I think it is worth being fair to screenwriters David Desola and Pedro Rivero: I'm sure the genesis of The Platform was at least a little bit more sophisticated than, "what if Snowpiercer was, like, vertical?" But wherever the idea ultimately came from, the comparison is there to be made, and reductive as it is, I think it's a useful comparison to make on top of it. It makes it much easier to pin down exactly what's gone awry in The Platform, a not particularly good film that is interesting mostly for being the first direct-to-streaming hit of the Great 2020 Coronavirus Quarantine.

The biggest thing is that, ultimately, Snowpiercer told a functioning story in a functioning world. You might have quibbles with that story. You might think that world is a bit stupid. Given where the final act of Snowpiercer goes, I'm not apt to fight you. But at least it makes sense as an action movie, whether you agree with me that it's a good one or not. It's  extremely obvious, beat-you-over-the-head-with-a-golf-club approach to social satire comes out of a story that works in its own terms, if you buy into the premise.

The Platform, in contrast, doesn't really function at all. The film takes place in some kind of terrifying concrete sci-fi prison, a deep pit tunneling Lord knows how many stories into the ground (the original Spanish title translates to The Hole, which speaks to a slightly different emphasis that I prefer). On each floor, in a room some 30 feet square I'd guess, are two inmates. Every day, once a day, a platform is lowered, floor-by-floor, covered with a lavish spread of grand-looking food. There is enough at the start of the platform's trip for every single inmate in the prison to get their fair share of calories for the day, but in practice the inhabitants of the higher floors overindulge themselves, meaning that by the time the platform reaches the 50s, there are only dregs left, and by the time it reaches the 100s, there's nothing. Once a month, the prisoners who haven't been cannibalised are shuffled and re-assigned, so everybody can experience both the luxury of the top floors and the privation of the bottom.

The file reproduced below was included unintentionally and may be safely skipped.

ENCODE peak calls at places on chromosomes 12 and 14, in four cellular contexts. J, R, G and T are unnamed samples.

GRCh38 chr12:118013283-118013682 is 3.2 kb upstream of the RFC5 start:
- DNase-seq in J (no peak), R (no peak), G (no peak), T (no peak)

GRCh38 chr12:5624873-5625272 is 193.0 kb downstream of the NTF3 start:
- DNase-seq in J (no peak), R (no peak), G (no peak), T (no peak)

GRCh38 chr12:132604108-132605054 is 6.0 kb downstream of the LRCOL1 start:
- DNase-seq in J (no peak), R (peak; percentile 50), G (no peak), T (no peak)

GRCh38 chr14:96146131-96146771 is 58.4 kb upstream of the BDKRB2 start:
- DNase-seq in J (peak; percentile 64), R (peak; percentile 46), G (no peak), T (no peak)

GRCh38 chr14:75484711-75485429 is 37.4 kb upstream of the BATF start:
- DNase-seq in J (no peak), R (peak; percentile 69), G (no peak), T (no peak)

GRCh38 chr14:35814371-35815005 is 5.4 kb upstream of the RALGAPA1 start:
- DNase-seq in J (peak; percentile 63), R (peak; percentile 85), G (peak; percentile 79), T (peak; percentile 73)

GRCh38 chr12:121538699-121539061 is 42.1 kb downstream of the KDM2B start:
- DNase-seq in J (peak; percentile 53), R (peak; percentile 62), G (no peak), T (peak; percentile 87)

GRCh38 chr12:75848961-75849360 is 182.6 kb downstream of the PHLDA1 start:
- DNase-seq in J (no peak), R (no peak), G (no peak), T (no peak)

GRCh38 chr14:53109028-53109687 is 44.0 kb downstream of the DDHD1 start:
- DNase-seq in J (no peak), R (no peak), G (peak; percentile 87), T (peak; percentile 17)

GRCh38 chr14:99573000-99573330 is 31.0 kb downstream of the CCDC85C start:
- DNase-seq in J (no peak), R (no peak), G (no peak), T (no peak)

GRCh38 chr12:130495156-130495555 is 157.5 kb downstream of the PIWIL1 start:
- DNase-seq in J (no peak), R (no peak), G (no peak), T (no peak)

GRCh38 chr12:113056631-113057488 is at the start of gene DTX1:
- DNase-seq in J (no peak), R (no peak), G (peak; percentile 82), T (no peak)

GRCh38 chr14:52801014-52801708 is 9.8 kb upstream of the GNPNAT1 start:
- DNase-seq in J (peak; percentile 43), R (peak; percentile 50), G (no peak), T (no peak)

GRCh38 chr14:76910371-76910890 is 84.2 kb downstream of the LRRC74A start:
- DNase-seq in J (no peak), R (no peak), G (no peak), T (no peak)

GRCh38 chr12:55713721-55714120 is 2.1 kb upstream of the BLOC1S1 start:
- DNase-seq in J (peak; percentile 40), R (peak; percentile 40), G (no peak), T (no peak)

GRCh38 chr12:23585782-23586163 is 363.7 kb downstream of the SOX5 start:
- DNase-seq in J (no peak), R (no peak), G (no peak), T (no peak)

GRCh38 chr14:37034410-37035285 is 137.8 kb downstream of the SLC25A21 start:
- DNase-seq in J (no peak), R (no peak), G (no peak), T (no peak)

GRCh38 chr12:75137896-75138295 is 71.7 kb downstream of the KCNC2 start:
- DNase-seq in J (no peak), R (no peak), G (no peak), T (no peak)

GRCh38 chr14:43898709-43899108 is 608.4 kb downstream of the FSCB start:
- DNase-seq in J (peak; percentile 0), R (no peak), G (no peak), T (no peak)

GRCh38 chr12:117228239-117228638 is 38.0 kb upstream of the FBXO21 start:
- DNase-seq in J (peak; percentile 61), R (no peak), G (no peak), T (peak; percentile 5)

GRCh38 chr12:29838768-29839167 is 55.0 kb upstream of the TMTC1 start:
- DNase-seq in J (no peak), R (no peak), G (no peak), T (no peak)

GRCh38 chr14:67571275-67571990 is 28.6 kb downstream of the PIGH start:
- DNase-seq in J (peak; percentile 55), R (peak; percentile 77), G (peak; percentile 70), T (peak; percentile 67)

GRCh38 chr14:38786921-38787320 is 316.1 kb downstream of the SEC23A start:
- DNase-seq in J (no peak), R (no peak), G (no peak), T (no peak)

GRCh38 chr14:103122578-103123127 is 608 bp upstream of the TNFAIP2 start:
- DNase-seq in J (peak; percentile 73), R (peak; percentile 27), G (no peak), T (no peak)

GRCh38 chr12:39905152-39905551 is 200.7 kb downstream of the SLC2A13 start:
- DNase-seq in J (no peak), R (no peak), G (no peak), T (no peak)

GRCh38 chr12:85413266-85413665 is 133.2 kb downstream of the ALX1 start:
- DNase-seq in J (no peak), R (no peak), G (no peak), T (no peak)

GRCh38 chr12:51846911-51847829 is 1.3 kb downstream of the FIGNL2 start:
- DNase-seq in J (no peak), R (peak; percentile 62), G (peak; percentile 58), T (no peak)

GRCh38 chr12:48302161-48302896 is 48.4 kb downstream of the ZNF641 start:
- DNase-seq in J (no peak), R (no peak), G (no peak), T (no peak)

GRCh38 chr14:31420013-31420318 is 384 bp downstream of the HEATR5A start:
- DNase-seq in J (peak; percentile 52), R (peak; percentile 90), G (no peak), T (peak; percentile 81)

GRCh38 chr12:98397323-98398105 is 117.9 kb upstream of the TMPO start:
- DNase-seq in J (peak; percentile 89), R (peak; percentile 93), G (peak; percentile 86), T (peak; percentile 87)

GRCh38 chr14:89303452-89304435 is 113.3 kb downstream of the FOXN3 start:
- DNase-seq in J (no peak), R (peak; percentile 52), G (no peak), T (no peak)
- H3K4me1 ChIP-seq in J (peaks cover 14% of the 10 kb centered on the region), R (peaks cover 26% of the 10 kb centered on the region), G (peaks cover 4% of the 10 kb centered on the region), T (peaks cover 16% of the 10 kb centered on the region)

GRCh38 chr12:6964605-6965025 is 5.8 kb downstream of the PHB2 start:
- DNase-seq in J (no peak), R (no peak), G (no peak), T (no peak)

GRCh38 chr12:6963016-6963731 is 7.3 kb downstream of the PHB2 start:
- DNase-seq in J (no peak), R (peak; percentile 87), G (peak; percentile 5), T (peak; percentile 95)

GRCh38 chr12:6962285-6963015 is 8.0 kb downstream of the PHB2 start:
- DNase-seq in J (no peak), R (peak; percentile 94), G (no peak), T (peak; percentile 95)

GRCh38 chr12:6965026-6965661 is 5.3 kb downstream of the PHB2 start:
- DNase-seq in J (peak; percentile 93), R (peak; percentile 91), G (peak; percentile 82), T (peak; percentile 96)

Like Snowpiercer, we have here a sci-fi conceit that's an insanely obvious indictment of neoliberal capitalism and austerity politics. We could all have what we need, the film argues, if only the people up top didn't take more than their fair share. The huge difference is that there is absolutely no way in which the prison of The Platform makes sense as anything other than a heavy-handed metaphor. And frankly, it's not a very good metaphor on top of it. "Everybody gets shuffled once a month" is already enough to make a hash of whatever message the film thinks it's making: poor people in India don't spontaneously wind up controlling New York hedge funds for a month, last I checked. Besides which, the message is frankly unpalatable. By the end, the point seems clear enough that it's a pro-solidarity message; the lower classes need to stop attacking each other and unify to attack the upper class. But this is hard to square with the more straightforward rich vs. poor metaphor that it seems to be building in the first half. And in either case, it's smarmy moral hectoring, suggesting that the poor are kind of responsible for their own suffering on account of being violent and thuggish.